(Spek 1982, 279f)


Spek, R.J. van der. “Cyrus the Great, Exiles and Foreign Gods.” In Extraction & Control: Studies in Honor of Matthew W. Stolper: 68, edited by Charles E. Jones, Christopher Woods, Michael Kozuh, and Wouter F. M. Henkelman, 233–64. Chicago, Illinois: Oriental Institute of the University of Chicago, 2014.

Spek, R. J. (Bert) van der. “The Babylonian Temple during the Macedonian and Parthian Domination.” Bibliotheca Orientalis 42 (1985): 541–62.

Spek, R. J. (Bert) van der. “Did Cyrus the Great Introduce a New Policy towards Subdued Nations? Cyrus in Assyrian Perspective.” Persica 10 (1982): 278–83.

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Neil Godfrey

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6 thoughts on “The Curse of Monotheism”

  1. Israel/Judea were never “persecuted” for their religion, nor were they ever prohibited from practicing their religion. They were invaded, punished, etc. for their rebellion against and refusal to pay tribute to their vassal lords. “Persecuted for our religion” was THEIR story but it was not true in most of their history before the 4th Century CE when Constantine made Christianity the official religion of the Empire. There were problems with Egyptians and others but this was because of “special privileges” given to Jews by the Greeks and Romans.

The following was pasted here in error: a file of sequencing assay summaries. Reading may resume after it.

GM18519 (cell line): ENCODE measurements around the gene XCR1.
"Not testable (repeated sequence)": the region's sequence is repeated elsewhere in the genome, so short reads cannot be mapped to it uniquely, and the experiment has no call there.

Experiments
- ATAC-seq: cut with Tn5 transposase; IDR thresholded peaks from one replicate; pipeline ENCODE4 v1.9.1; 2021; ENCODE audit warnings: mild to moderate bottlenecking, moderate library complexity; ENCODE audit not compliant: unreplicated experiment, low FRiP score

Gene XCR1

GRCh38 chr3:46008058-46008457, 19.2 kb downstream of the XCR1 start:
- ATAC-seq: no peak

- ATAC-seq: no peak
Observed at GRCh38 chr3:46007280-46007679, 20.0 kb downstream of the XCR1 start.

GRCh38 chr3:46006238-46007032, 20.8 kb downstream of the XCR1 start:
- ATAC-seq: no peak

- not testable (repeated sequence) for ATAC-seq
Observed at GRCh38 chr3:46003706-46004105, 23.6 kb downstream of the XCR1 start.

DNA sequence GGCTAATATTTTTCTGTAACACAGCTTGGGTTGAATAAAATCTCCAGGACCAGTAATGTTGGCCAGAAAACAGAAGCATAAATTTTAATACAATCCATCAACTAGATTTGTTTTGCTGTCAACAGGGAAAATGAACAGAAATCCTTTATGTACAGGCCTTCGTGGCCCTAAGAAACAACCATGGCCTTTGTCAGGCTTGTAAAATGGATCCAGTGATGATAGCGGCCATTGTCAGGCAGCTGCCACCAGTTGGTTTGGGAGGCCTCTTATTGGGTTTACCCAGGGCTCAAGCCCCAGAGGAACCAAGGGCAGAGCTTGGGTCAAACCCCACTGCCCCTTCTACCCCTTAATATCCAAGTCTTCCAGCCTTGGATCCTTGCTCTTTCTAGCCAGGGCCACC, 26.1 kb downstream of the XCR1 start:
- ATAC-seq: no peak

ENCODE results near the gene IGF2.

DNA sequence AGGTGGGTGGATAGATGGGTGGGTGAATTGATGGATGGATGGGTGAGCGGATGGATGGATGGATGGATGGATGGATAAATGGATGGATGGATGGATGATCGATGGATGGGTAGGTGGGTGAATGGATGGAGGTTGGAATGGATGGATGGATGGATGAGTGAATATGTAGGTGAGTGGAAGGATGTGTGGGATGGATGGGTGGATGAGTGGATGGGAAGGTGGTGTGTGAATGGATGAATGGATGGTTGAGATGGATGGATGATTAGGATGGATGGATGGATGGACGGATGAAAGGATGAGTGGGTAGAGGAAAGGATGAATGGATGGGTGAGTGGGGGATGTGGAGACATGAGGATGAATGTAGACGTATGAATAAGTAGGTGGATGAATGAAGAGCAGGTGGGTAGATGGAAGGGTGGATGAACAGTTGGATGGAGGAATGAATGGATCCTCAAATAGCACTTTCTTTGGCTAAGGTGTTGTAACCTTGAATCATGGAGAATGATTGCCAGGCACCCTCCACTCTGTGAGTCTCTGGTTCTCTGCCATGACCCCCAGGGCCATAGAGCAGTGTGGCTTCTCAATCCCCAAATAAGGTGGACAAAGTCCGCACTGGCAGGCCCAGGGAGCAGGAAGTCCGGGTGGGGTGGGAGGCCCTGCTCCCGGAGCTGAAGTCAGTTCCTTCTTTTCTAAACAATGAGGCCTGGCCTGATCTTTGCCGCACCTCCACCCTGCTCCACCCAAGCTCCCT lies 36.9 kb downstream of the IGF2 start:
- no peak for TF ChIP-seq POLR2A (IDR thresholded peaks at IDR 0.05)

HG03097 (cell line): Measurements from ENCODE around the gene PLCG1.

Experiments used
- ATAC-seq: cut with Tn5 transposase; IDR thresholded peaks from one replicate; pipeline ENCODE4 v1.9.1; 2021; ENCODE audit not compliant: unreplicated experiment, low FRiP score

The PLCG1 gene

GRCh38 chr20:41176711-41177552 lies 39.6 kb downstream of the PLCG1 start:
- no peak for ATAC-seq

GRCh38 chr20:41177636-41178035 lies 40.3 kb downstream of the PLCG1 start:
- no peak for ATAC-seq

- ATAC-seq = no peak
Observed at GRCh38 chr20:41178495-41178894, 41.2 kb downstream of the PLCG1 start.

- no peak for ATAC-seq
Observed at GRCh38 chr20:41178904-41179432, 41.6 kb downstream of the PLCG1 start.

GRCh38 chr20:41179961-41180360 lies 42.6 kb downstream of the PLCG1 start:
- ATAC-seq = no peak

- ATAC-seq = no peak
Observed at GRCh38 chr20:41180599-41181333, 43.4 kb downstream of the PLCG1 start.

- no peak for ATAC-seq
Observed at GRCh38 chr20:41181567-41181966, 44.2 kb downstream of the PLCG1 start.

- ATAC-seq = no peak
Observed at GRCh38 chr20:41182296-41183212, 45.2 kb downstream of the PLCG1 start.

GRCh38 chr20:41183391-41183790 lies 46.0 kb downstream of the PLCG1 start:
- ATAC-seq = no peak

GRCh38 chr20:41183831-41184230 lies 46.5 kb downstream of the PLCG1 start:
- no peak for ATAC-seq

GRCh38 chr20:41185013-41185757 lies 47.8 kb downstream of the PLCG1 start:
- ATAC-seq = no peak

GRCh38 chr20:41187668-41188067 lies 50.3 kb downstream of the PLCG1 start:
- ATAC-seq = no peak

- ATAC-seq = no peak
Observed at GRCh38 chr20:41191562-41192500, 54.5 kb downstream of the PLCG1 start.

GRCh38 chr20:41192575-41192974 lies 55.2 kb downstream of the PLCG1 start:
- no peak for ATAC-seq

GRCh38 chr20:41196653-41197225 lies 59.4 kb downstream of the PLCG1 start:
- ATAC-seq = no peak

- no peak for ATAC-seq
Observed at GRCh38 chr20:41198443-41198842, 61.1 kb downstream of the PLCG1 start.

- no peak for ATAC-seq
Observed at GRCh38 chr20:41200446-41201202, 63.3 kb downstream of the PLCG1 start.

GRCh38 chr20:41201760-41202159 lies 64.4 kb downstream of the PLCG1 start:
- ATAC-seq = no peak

2. Of course these are all political points from the p o v of social equanimity……but from the p o v of common sense of the believer, an ethical monotheism would always seem more sensible and preferable..naturally.

  3. The central curse of monotheism is what it does to parents. Parents who believe that there is one way to heaven and all other ways lead to an eternity of pain will do anything, *including putting themselves in hell* to protect their children from that fate. No matter what commandments or moral guidance is issued by leaders about pacifism and tolerance, parents will do anything to protect their kids – torture, murder, indiscriminate bombing of refugees and civilians. They will accept their eternal punishment for these crimes as a sacrifice they “must” make.

      1. In theory, yes. But it’s hard to avoid some concept of punishment drifting in – after all you start from the point of view that there is only one correct answer to one of the Big Questions. Mix in with that the desire of certain types to want to lead and motivate the population by any means available, and you have a barrel of gunpowder and a lit fuse. Sure, the fuse *might* go out before it reaches the barrel, but generally it doesn’t.